Privacy

    There was disagreement between parents and patients regarding the privacy of patients’ screening results. When asked about whether parents should receive the results of the screener at the same time as their children, many parents acknowledged that their children would probably want privacy. However, because it is a health issue, parents wanted to be involved and aware of results. Most parents agreed that they had a right to their child’s protected health information; therefore, they screening results should be shared with them. On the other hand, they acknowledged that their children may be less likely to answer questions honestly if they knew their parents would see their results.

    Some of the questions might be questionable. They may not want the parent to see. It’s their privacy.
    [Parent 1]
    Right, but kids don’t have that yet.
    [Parent 2]
    Table 1. Group session participant demographic characteristics.
    View this table

    Textbox 1. Participant definitions of depression and anxiety.
    View this box

    Most patients did not want their parents to be aware of their screening results unless there was a serious concern. They described being more comfortable discussing these issues with their doctor than with their parents. This was also observed during group sessions. When the parents and patients were together for discussion, patients generally did not express their opinions, but when they were separated from their parents, patients contributed their opinions and actively engaged in discussion. However, there were a few patients who noted that they would feel more comfortable discussing screening results with a parent in the room. One patient explained, "I just feel more comfortable with people I know around."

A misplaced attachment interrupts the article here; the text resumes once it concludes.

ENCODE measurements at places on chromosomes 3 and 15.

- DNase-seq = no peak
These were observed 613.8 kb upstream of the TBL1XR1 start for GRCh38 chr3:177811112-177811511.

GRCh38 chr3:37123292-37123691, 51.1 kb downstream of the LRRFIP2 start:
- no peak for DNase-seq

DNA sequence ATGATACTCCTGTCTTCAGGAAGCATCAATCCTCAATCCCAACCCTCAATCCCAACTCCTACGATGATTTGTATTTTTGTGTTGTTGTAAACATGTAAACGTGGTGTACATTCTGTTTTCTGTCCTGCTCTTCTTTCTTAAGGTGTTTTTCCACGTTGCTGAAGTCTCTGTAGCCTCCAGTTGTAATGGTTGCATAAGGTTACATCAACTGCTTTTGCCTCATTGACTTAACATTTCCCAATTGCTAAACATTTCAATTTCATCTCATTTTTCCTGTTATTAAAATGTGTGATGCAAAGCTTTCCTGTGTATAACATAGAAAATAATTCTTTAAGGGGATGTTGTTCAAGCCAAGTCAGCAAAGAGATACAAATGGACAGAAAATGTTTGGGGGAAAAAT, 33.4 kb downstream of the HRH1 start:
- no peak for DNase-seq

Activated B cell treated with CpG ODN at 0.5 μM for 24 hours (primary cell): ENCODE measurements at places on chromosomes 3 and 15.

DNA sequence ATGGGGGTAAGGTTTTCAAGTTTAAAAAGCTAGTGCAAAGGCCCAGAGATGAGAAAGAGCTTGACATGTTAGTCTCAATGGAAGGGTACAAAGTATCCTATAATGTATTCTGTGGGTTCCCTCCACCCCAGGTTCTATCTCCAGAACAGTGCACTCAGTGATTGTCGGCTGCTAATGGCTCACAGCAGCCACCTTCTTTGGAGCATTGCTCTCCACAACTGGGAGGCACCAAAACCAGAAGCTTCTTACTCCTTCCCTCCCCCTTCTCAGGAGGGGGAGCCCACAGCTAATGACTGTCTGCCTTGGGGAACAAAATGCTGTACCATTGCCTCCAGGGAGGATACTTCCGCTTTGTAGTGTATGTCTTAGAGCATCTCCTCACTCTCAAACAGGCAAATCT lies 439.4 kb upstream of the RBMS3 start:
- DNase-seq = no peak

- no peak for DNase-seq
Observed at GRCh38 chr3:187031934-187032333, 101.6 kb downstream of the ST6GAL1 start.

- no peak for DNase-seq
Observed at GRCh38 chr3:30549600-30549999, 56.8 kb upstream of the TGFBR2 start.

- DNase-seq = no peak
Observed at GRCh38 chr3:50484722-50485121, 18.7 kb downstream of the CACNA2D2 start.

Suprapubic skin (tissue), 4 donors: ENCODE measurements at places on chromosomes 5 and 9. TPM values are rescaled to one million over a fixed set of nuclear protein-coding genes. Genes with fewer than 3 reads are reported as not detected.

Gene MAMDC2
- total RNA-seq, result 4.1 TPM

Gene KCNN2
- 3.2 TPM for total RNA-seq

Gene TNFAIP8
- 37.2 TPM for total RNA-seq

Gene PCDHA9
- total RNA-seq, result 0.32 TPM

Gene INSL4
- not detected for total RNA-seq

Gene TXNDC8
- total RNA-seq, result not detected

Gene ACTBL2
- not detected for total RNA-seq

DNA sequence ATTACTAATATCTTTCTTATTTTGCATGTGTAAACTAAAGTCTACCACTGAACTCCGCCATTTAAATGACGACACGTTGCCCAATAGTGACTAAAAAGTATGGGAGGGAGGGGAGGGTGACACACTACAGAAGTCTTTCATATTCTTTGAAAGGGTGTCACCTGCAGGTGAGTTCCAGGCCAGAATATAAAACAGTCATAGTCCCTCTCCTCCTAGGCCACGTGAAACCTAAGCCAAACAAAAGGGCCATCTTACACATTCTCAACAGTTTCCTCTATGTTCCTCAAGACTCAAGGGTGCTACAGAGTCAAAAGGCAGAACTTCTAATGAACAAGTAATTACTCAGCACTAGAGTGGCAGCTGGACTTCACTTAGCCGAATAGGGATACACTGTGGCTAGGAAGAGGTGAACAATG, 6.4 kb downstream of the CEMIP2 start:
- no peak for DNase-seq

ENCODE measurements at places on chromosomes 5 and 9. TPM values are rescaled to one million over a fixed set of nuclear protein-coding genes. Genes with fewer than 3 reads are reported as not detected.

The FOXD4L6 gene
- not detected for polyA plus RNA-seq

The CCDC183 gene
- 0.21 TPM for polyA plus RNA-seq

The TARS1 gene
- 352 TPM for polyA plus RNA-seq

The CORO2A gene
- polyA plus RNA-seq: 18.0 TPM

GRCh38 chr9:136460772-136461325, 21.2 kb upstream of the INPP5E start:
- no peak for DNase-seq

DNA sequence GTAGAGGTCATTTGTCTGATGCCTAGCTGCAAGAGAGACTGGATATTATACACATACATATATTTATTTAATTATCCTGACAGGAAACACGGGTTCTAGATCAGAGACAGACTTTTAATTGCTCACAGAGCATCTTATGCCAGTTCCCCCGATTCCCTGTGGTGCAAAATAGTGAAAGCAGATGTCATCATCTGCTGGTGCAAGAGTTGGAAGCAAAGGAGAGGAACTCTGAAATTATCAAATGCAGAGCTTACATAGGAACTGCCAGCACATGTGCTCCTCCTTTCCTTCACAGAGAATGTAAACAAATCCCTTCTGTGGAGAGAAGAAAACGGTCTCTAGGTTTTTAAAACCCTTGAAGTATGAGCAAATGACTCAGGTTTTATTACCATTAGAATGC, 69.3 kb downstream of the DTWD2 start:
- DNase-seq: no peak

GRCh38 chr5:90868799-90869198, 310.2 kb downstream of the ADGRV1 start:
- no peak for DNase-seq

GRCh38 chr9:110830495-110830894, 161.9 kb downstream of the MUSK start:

In both sessions, patients expressed that sharing screening results with their parents may make their parents anxious, and they did not want to worry them. One patient said, "I wouldn’t want her to have to deal with something unless it was like big or something...If I hadn’t told her about that, I wouldn’t necessarily want her to know."

    They acknowledged that not being transparent with their parents about screening results may also cause parents to be distressed. Patients agreed that parental worry was a major concern for them. Overall, they expressed that they wanted a choice about whether their parent was in the room while discussing the screening results.

    Communicating Results of Mental Health Screening

    Patients agreed that they would not expect their screening results to suggest that they have anxiety or depression and taking a screener might cause some distress for them. Having conversations with their GI doctor and a psychologist would ease their worry about the screener. Most patients wanted their doctor(s) to talk to them without their parents right after taking the screener. All patients stated that they would like some kind of result and plan immediately after taking the screener. Although all patients said they would want some sort of feedback that day, only one said that they would like to get a diagnosis from the screener. Most patients wanted to talk to their GI doctor and a psychologist at the same time right after taking the screener.

    The Best Clinic Experience

    When asked what the order of events should be from the moment they completed the screener, patients and parents had little problem creating a process flow that was agreeable to the other participants within their own group but they had difficulty synthesizing a single agreed upon flow. The steps of the desired clinic flow for patients and their parents are included in Table 2 Steps are numbered chronologically and “even better” steps are listed next to the initially desired step.

    Recommendations for the DECADES Study

    Based on these results, our design team formulated the following recommendations, all of which have been incorporated in the protocol for the randomized controlled trial portion of the DECADES study.

    1. Create a survey or worksheet for the parents to fill out while the patient is taking the screener to both educate and provide a parental distraction
    2. Provide a handout that describes depression and anxiety and how it relates to GI symptoms